ACM.56 How I might abuse your Lambda function on a pentest if you don’t properly secure your inputs
This is a continuation of my series of posts on Automating Cybersecurity Metrics.
One of the things we’re gong to need to modify in the Lambda function we just created earlier is the ability to pass in a parameter with the batch job name. Let’s look at how we can do that and what sort of security problems might ensue if we are not careful.
Create a New Test Event to Pass in a Batch Job Name
If you recall while testing our Lambda function in the console, we used the default test event configuration which was passing some values in the request to the Lambda function.
Return to the test Lambda we created earlier (the one we created manually, not the one we deployed with CloudFormation) or create a new one if you already deleted it.
Click on Test > Configure test event.
The defaults are some test values:
Click Create New Event. Name it. Change the test value as follows:
Click Save. Click Test again. Now you can see a new test and that it is active.
Alter the Lambda function code as follows:
Notice that two variables are passed into our lambda_handler: event and context. I want to print those out to see what they contain. I just commended out the earlier code because I’m going to use it again later.
Click Deploy. Then Test.
The Event contains the name and value we added to our test event and the context has some metadata about the Lambda function.
Alter the code to print out the BatchJobName contained in the event:
Deploy and Test:
Set the value of the batch job name to a variable and return it in the response.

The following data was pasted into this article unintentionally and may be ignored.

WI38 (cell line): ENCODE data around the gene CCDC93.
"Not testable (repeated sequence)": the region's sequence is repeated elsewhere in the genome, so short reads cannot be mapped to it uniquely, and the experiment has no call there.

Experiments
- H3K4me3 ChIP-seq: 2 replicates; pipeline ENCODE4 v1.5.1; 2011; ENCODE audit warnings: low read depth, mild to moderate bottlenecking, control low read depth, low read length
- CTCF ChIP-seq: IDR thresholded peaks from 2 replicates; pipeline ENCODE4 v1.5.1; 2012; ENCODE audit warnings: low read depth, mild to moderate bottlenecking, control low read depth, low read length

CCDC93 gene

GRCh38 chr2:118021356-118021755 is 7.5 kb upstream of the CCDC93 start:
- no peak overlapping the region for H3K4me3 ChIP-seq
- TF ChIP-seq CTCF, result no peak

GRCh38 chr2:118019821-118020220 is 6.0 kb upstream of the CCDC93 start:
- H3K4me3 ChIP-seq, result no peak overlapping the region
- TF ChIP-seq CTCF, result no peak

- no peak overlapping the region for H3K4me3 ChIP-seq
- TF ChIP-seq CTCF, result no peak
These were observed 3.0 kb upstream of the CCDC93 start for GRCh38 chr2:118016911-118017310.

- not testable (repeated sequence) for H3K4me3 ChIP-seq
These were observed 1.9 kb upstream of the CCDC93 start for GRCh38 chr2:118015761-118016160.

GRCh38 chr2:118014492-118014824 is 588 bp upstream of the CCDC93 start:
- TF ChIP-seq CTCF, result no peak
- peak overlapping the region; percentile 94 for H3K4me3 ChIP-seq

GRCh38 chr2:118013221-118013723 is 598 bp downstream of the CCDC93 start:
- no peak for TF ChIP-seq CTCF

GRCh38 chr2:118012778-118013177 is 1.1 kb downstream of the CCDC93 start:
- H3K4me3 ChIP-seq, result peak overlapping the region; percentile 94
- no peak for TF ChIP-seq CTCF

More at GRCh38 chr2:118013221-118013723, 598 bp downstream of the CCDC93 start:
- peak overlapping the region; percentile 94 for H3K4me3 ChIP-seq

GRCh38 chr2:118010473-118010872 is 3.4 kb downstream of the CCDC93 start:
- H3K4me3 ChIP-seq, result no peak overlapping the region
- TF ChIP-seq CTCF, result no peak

You have essentially created an API that takes a batch job name as input and returns a batch job name as output.
Reflection and Cross-Site Scripting (XSS)
Returning a value to a user exactly as it was entered is called reflection, and it’s not a good ideal to allow people to insert whatever they want into your application and return it without checking that it doesn’t contain a malicious value. What could I do with this as a pentester or an attacker? Many, many things. Here’s one example.
Create a new file on your local laptop named test.html.
Enter this code into the file and save it:
Double click on the file and you will see a popup box like this:
You’ve just written executable code that automatically runs in a browser. No big deal right?
Return to your test event and enter this value:
As you can see, we’ve just allowed users to insert executable code into our Lambda function. But we didn’t get a popup here so no big deal right? The code is not executing. That’s because AWS has taken steps to handle the values passed into Lambda functions in the AWS console securely.
Where might this be a problem? Read on…
Different methods for invoking Lambda Functions
Take a look at the AWS documentation for the different ways we can invoke a Lambda function. One is a Curl statement.
One option would be to use a curl statement which is a way to request a web page and get the results.
To request a web page with curl we need a URL. Let’s create one for our Lambda function.
Configure a URL for your Lambda Function
Configure a Function URL.
Choose None for Auth type and click Save.
Copy the URL for your function:
Alter your test file to invoke the function with the parameter
Edit the test file we created. Enter this value:
Now double click on your test file again. Bingo.
If you want to know more about secure programming I wrote about the most important things you need to know here and will be adding more soon as I’m working on a new book on secure coding based on this series: